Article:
• Hiring from within the same industry or location, which offers the benefits of domain knowledge and cultural fit
  • Relocating talent from other locations for their experience, skills, and ability to learn
  • Offering flexible employment such as part-time work and fixed-term contracts. While this is a growing trend, alternative talent for most companies is typically less than 15% of the total workforce, especially for IT and niche skills
Innovative talent sourcing and acquisition strategies

The quest for the right skill sets and talent is driving organizations’ hiring decisions and motivating them to try new operating models. Based on our latest research on the Philippines market and beyond, here are eight emerging talent sourcing and acquisition strategies to consider:

  • Acqui-hiring or hiring through Mergers & Acquisitions: Acquiring start-ups primarily to recruit their employees with specific talent
  • Satellite centers to augment traditional hubs: Setting up small satellite offices to diversify delivery location portfolios, creating extended “spoke” offices without setting up large physical sites to attract talent from a wider area
  • Collaborating with the external ecosystem: Strengthening connections with academic institutions, start-ups, and service providers to leverage their talent pools to develop holistic solutions, increase agility, and reduce go-to-market time
  • Work from Home or Anywhere (WFH/WFA): Exploring work from home or work from anywhere models now, particularly since COVID-19 has increased the acceptance and openness to virtual delivery models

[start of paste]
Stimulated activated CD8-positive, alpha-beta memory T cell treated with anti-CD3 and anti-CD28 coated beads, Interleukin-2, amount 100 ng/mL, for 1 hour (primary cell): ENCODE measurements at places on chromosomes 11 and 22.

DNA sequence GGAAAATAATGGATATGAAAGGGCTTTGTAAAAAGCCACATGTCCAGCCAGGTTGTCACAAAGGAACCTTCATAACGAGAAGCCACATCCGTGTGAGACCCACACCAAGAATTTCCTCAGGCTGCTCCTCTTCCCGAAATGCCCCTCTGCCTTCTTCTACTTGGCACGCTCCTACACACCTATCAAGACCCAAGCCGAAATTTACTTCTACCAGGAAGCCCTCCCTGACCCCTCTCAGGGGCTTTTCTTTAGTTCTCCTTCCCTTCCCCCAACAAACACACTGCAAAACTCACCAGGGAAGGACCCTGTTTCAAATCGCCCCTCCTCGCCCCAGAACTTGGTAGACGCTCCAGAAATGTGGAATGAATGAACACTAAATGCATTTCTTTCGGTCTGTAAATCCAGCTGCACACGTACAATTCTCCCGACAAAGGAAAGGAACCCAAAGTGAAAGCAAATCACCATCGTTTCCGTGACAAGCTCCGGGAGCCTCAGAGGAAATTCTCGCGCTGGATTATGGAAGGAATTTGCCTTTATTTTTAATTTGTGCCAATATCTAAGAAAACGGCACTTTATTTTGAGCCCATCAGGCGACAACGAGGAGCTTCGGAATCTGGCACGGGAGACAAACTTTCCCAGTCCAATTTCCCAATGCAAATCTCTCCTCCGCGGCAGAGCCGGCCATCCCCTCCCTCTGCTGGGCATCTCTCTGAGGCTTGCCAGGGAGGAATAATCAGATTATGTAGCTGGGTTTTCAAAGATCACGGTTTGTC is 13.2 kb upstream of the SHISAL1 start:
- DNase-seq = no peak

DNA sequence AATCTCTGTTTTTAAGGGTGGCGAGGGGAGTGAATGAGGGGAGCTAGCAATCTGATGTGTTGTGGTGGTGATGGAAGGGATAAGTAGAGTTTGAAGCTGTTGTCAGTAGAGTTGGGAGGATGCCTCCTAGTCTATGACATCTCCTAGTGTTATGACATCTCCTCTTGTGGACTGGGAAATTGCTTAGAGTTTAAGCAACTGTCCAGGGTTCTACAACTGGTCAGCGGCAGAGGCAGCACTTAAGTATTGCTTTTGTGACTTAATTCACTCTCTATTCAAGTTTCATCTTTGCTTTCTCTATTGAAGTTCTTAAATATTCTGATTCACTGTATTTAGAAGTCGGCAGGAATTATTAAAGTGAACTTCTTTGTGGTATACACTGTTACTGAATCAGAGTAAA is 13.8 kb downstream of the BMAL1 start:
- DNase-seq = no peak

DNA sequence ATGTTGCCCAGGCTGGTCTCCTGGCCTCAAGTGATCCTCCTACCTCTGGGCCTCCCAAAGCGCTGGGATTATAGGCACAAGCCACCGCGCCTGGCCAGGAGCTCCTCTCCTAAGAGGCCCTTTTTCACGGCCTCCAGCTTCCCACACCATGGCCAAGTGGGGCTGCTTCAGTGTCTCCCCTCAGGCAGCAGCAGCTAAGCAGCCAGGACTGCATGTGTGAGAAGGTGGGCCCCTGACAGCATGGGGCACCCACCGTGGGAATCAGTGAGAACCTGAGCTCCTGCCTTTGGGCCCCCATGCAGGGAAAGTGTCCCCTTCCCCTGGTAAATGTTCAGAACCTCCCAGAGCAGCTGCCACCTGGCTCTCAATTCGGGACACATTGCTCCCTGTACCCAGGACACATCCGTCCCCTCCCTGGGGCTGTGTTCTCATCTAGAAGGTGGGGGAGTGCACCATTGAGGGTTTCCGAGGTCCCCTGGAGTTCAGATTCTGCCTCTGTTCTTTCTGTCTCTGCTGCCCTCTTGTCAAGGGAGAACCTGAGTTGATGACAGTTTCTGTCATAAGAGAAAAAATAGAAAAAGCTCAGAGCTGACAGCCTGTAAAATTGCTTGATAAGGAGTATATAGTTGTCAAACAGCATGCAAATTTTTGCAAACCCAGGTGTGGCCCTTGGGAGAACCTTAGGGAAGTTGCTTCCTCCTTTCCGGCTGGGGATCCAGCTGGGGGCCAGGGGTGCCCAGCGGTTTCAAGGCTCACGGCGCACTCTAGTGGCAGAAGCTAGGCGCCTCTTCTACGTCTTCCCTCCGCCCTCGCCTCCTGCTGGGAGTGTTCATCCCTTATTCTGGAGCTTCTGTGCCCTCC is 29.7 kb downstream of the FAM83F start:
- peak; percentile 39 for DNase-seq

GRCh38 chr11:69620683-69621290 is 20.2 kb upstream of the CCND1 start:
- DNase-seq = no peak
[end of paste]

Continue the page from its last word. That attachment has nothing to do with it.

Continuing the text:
• Gamification/simulation-based screening assessments: Using gamification-based assessments instead of a traditional interview process with a focus on hiring for learnability and applying skills rather than possessing the core skill itself
  • Hiring next-generation talent and “problem solvers” through hackathons: Hiring candidates through coding events such as hackathons to attract a wider pool of talent from multiple sources and different backgrounds, and to engage with the student community
  • Co-creating a curriculum: Partnering with educational institutes to introduce curated courses for developing and attracting talent with specific skillsets
Comprehensive framework to expand the talent pool

Everest Group has developed the following comprehensive framework to incorporate the many ways organizations in the Philippines are widening their access to candidates to meet ever-increasing talent requirements.

Philippines Blog Image

Below are some approaches leading enterprises are exploring: